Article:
The constitutionality of CIPA was challenged by the American Library Association, as well as by a long list of plaintiffs, including two candidates for Congress whose websites were blocked by filtering software. An injunction prevented the implementation of CIPA until the case was finally decided by the Supreme Court. On June 23, 2003, the Supreme Court (in a 6-3 decision) upheld the constitutionality of CIPA, overturning the earlier ruling of a US District Court. Three other justices (O'Connor, Scalia, and Thomas) signed on to the opinion written by Chief Justice Rehnquist, while two additional justices (Kennedy and Breyer) agreed with the outcome, though each provided a separate opinion. Essentially, the Rehnquist decision argued that the free speech issues at stake in CIPA were minimal: "A library's decision to use filtering software is a collection decision, not a restraint on private speech." Further, the law allows librarians to disable the filtering software if an adult makes a request consistent with "bona fide research or other lawful purposes." CIPA, according to the Rehnquist decision, does not violate free speech protections, while it enables Congress's legitimate purpose of limiting the manner in which its authorized spending is undertaken.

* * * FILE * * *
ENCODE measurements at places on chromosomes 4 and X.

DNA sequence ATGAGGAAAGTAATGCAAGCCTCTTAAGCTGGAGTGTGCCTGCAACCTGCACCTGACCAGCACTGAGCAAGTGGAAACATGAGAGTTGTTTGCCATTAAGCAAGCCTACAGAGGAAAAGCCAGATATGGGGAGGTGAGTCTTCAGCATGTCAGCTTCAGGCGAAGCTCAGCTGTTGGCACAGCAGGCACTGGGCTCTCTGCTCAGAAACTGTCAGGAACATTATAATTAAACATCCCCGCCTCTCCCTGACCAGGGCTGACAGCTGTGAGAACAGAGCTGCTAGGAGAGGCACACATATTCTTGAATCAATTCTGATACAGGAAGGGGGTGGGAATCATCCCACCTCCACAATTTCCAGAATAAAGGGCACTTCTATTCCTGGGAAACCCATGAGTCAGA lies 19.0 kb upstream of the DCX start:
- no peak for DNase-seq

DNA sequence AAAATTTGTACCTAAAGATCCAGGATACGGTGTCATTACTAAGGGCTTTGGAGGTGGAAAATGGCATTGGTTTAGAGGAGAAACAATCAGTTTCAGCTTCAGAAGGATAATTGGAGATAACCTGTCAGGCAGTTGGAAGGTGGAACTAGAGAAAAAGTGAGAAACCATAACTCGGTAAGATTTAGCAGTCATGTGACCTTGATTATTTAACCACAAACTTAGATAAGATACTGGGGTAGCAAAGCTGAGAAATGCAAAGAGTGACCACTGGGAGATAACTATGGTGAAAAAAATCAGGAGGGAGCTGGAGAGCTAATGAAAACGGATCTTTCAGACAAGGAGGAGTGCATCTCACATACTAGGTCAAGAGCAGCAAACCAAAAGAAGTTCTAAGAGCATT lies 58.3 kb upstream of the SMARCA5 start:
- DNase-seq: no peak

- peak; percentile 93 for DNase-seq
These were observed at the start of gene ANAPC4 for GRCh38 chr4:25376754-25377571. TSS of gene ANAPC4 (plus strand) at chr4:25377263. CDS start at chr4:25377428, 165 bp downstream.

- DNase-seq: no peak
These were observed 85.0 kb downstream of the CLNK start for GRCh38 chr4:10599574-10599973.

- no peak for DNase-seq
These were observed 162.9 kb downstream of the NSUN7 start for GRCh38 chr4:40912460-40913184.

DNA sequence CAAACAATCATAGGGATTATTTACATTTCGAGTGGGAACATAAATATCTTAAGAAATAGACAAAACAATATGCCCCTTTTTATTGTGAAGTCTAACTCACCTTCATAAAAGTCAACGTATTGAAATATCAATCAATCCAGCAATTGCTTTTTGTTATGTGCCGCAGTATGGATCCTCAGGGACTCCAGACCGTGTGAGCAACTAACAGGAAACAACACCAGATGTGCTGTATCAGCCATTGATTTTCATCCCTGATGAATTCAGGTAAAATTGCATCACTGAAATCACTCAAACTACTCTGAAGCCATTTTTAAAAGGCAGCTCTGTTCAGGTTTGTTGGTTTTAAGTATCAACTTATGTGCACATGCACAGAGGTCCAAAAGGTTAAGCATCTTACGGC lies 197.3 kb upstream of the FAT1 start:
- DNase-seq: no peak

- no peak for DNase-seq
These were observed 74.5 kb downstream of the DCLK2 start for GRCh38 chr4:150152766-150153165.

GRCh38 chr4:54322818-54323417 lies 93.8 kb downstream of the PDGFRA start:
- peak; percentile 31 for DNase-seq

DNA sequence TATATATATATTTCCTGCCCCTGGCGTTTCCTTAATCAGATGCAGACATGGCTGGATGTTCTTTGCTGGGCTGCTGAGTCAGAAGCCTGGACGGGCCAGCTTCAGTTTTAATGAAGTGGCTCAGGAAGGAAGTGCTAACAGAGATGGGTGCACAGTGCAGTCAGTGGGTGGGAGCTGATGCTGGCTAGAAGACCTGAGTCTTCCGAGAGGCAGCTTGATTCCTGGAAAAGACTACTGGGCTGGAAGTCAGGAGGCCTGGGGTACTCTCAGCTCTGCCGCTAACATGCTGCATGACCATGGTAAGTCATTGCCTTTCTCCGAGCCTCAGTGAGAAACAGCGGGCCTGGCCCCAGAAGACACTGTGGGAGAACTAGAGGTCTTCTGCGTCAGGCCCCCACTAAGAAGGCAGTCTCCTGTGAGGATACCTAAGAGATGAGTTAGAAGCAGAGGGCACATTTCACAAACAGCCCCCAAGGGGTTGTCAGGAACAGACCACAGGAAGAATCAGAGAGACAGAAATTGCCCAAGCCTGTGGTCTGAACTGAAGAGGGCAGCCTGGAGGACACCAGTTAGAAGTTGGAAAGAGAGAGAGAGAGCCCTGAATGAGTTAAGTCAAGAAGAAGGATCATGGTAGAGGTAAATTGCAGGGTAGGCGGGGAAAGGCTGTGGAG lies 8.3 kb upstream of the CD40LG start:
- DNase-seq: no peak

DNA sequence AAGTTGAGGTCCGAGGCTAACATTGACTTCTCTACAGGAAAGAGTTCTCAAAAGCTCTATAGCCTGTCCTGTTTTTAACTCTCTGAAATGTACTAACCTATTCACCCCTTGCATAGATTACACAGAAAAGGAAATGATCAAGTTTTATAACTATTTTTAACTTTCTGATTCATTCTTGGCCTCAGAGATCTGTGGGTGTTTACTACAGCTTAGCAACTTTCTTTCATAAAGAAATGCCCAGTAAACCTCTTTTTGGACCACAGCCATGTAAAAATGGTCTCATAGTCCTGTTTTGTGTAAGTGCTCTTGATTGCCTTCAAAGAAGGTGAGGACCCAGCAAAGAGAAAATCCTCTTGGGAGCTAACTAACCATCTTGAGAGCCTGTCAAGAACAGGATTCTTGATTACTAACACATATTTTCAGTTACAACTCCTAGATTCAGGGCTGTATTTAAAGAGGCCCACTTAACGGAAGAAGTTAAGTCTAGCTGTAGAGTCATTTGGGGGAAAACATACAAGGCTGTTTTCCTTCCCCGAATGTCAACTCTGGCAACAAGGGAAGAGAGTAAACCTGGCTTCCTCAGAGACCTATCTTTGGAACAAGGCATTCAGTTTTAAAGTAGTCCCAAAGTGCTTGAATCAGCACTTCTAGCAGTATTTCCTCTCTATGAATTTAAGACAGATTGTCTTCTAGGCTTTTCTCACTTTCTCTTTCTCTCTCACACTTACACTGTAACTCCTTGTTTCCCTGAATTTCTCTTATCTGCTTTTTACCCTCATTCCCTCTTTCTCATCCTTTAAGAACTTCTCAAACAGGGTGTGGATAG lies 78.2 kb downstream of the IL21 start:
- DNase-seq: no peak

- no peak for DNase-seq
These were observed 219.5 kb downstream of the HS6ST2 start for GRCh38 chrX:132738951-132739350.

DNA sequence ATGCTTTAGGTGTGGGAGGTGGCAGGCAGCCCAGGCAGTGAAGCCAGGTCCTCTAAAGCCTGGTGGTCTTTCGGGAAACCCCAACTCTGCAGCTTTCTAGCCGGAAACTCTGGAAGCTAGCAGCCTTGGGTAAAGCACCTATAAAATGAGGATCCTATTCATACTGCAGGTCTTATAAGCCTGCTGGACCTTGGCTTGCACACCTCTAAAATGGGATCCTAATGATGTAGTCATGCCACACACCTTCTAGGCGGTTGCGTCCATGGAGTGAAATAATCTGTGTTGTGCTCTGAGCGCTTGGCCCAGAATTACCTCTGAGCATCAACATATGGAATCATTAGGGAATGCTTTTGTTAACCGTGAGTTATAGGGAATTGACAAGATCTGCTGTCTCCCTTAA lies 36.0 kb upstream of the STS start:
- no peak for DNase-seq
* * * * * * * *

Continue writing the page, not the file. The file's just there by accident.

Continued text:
Both sides of the Court recognized the fallibility of filtering software. Current incarnations of such software vastly overexclude material, precluding access to unobjectionable, non-obscene sites. (Filters also allow some pornography to pass unmolested, especially as filters rely on text and have no reliable way to judge the content of photographs.) In his dissent, Justice Stevens argued that "a statutory blunderbuss that mandates this vast amount of 'overblocking' abridges the freedom of speech protected by the First Amendment." The fact that the filters could be removed upon request does not vacate the First Amendment concerns of Justice Stevens, in part because a user doesn't know precisely what is blocked in advance. CIPA also requires that every Internet-enabled computer in a library be filtered, even if only one of the computers was purchased with (some) federal funds, and even if the computer is solely for the use of library staff. "This Court should not permit federal funds to be used to enforce this kind of broad restriction of First Amendment rights, particularly when such a restriction is unnecessary to accomplish Congress' stated goal." Justice Stevens noted that in the absence of the CIPA requirement, only 7 percent of surveyed libraries indicated that they dealt with the problem of adolescent access to Internet pornography by installing filters on all computers.